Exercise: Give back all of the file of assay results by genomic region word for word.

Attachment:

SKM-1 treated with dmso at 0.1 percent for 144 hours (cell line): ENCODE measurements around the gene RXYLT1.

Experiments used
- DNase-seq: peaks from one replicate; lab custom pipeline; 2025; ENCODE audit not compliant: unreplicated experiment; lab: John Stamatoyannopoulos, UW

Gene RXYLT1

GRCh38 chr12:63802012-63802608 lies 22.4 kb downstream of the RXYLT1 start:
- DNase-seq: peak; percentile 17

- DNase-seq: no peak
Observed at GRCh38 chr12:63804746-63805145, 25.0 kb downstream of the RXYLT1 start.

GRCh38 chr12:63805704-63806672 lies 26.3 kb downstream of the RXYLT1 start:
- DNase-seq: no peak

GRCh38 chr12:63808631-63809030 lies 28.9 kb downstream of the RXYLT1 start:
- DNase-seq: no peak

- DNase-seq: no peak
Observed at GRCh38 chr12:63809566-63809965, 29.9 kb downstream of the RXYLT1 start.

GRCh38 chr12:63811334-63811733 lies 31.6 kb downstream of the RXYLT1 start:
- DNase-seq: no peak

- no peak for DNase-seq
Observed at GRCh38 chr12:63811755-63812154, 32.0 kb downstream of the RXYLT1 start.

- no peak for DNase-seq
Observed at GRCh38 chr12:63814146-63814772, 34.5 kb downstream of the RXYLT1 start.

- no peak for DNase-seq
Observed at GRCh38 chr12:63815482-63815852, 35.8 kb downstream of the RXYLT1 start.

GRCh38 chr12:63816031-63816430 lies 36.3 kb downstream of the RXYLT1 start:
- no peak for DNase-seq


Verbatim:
SKM-1 treated with dmso at 0.1 percent for 144 hours (cell line): ENCODE measurements around the gene RXYLT1.

Experiments used
- DNase-seq: peaks from one replicate; lab custom pipeline; 2025; ENCODE audit not compliant: unreplicated experiment; lab: John Stamatoyannopoulos, UW

Gene RXYLT1

GRCh38 chr12:63802012-63802608 lies 22.4 kb downstream of the RXYLT1 start:
- DNase-seq: peak; percentile 17

- DNase-seq: no peak
Observed at GRCh38 chr12:63804746-63805145, 25.0 kb downstream of the RXYLT1 start.

GRCh38 chr12:63805704-63806672 lies 26.3 kb downstream of the RXYLT1 start:
- DNase-seq: no peak

GRCh38 chr12:63808631-63809030 lies 28.9 kb downstream of the RXYLT1 start:
- DNase-seq: no peak

- DNase-seq: no peak
Observed at GRCh38 chr12:63809566-63809965, 29.9 kb downstream of the RXYLT1 start.

GRCh38 chr12:63811334-63811733 lies 31.6 kb downstream of the RXYLT1 start:
- DNase-seq: no peak

- no peak for DNase-seq
Observed at GRCh38 chr12:63811755-63812154, 32.0 kb downstream of the RXYLT1 start.

- no peak for DNase-seq
Observed at GRCh38 chr12:63814146-63814772, 34.5 kb downstream of the RXYLT1 start.

- no peak for DNase-seq
Observed at GRCh38 chr12:63815482-63815852, 35.8 kb downstream of the RXYLT1 start.

GRCh38 chr12:63816031-63816430 lies 36.3 kb downstream of the RXYLT1 start:
- no peak for DNase-seq